The doctors explained what would happen next – I would give birth to our child but it would be too early for them to survive. 

Gemma, Jake, and Finn on Say Their Name Day. Image: Supplied.


The next 24 hours passed in a haze. My partner Jake was constantly at my side and holding my hand until I gave birth to our daughter. I remember asking the midwife with a little hope if she was breathing to which she gently shook her head. Jake cut the cord, and they wrapped her in a blanket and handed her to me. We held her and together named her Everly. We counted her tiny toes and hands and looked at her cute button nose. I held her in my arms until she grew cold and I could hold her no more. Handing her back to the midwife was the hardest thing I have ever had to do. 

After we left the hospital with empty arms, the days and weeks passed in a blur. We woke up, went through the motions, and somehow got through each day. We organised for Everly to be cremated and collected her ashes. I took a leave of absence from work and my parents flew from the UK to support us. My rounded belly returned to normal and was a constant reminder that she was gone. 

All mothers hold dreams and hopes for their children. From the moment you discover you are pregnant, you imagine their whole life ahead of them. So when that child is lost in miscarriage, stillbirth or neonatal loss, or anytime after, the mother still grieves it all. I missed my baby being in my tummy and I grieved for the life that she and we should have had.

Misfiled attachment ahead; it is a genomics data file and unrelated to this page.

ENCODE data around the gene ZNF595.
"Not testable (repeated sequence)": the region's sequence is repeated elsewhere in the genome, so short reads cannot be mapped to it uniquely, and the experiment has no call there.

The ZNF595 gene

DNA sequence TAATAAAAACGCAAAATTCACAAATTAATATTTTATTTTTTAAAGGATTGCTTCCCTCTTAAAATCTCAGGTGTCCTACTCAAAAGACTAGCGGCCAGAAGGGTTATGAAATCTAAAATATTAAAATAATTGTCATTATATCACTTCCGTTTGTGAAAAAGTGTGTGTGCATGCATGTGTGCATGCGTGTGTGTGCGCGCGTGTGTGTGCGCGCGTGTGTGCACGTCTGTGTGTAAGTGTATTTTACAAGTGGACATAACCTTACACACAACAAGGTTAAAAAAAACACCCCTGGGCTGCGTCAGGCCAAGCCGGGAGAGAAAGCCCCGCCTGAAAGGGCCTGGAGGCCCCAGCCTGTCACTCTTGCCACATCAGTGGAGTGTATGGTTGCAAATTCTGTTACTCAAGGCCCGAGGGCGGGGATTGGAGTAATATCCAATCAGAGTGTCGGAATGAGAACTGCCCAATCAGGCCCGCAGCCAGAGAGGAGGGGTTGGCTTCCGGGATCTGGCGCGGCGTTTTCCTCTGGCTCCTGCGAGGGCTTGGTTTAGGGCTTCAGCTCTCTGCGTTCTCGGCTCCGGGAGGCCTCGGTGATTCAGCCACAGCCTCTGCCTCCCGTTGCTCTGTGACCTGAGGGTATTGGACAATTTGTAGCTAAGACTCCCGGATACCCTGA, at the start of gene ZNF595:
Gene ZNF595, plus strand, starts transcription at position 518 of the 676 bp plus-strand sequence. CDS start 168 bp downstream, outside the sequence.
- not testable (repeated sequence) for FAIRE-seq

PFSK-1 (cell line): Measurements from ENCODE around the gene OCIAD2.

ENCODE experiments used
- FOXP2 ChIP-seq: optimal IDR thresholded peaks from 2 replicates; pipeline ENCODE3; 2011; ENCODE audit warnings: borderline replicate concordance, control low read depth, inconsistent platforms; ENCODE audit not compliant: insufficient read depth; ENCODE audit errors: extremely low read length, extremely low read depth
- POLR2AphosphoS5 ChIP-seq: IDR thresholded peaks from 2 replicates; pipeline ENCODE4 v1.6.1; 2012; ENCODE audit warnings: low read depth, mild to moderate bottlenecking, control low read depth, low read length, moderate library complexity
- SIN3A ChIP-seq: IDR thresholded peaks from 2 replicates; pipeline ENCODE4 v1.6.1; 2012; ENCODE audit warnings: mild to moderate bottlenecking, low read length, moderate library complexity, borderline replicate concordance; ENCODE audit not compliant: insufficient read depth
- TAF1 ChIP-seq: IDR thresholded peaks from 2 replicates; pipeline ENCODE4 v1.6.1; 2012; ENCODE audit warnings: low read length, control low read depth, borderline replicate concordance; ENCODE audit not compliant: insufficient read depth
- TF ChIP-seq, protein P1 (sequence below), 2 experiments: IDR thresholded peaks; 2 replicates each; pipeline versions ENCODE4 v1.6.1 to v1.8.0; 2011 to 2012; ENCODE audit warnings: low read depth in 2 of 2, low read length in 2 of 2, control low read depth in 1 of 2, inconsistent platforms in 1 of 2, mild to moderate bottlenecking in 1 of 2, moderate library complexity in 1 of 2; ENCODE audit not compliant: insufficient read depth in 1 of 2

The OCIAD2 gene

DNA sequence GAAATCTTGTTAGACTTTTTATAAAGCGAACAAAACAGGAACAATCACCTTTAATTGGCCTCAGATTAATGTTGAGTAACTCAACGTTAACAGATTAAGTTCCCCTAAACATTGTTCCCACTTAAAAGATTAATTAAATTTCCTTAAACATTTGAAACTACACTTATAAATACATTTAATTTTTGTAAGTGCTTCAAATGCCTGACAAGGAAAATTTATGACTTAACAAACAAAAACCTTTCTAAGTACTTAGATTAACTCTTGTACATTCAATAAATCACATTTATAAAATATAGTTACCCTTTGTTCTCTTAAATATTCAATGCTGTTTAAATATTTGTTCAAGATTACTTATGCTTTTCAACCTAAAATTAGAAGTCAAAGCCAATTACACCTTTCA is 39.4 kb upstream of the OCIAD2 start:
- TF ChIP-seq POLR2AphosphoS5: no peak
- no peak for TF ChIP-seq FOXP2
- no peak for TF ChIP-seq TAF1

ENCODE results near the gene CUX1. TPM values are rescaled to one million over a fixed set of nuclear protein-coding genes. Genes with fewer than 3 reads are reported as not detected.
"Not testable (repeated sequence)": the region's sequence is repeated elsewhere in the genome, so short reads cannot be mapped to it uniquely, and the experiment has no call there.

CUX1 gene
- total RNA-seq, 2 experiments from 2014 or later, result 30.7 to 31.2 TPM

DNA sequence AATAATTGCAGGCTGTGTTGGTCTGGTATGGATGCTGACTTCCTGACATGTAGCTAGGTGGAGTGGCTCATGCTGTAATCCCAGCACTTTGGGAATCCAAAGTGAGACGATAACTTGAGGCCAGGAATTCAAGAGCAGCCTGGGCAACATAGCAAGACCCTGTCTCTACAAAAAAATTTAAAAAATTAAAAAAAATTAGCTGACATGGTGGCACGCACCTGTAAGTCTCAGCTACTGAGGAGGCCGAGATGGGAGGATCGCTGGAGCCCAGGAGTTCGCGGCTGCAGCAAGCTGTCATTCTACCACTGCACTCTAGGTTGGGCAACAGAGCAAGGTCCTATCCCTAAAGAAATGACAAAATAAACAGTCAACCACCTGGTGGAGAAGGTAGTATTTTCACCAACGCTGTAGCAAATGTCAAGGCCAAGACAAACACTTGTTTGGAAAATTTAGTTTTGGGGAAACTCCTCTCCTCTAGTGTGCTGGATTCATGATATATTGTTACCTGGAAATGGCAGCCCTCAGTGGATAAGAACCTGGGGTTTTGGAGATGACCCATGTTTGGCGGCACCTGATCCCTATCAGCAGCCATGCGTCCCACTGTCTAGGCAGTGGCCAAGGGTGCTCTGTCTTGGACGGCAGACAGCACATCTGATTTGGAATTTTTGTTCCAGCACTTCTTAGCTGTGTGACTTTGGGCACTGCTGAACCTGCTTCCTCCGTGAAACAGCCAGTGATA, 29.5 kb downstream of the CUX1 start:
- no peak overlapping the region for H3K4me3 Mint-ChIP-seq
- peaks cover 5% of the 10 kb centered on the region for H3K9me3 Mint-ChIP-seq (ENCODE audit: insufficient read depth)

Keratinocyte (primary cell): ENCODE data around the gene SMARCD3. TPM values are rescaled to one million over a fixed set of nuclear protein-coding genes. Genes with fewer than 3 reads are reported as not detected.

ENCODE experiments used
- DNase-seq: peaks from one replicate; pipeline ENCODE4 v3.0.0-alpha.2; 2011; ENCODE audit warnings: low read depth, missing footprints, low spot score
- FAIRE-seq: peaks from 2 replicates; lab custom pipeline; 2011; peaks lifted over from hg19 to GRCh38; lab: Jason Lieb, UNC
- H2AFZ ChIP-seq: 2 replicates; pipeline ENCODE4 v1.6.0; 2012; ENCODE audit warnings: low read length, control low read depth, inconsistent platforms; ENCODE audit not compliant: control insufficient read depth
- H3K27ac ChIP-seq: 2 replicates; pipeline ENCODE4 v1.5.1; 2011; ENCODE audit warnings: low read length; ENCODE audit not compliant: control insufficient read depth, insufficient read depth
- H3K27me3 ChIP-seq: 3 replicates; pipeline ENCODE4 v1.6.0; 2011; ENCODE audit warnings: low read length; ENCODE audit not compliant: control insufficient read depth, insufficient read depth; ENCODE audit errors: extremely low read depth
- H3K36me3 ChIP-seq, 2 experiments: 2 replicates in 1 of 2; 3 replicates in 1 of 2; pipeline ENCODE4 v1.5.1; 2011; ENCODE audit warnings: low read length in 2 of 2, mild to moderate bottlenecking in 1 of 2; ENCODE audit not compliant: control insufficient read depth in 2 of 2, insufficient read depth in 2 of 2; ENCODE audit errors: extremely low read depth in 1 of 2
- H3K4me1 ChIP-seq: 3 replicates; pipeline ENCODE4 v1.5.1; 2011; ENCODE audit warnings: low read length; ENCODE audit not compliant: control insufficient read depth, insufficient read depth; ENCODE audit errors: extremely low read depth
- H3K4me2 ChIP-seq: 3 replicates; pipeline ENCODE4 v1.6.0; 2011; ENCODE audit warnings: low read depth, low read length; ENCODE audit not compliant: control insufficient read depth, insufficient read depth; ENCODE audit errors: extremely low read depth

It was hard to leave the house as it seemed wherever I went there was a reminder of our loss – pregnant bumps or mums walking with prams or holding their babies. I remember going to the supermarket and having to return home empty-handed and in tears after coming face to face with a heavily pregnant bump at the checkout. 


Eventually, needing time out of the house, I found a special place on a cliff top near the ocean. It was a safe spot I could sit and feel close to my daughter, knowing that looking out to sea I would not need to see bumps or babies and could be alone with my grief. 

I also found a wonderful counsellor who specialises in pregnancy and child loss and she helped me work through my grief and come to terms with my loss. I feel very lucky to have found her and I truly don’t think I could have coped or got through it without her help or the unwavering support of my partner Jake who often put his own needs and grief aside, in place of mine. 

Then something wonderful happened. Three months after we lost Everly, we fell pregnant. It was a beautiful happy accident. However, falling pregnant so quickly came with its own set of emotions to navigate. I continued to grieve for our daughter while feeling our son growing in my belly. It was during those months that I learned that despair and grief could live side by side with happiness and joy.

Our second pregnancy was not without complications. The doctors had diagnosed an 'incompetent cervix' as the reason for the loss of our daughter in our first pregnancy, so at 13 weeks I had surgery to stitch my cervix closed. The doctor assured me that with this surgery 95 per cent of women go full term, yet even with close monitoring I couldn’t relax and my anxiety took over.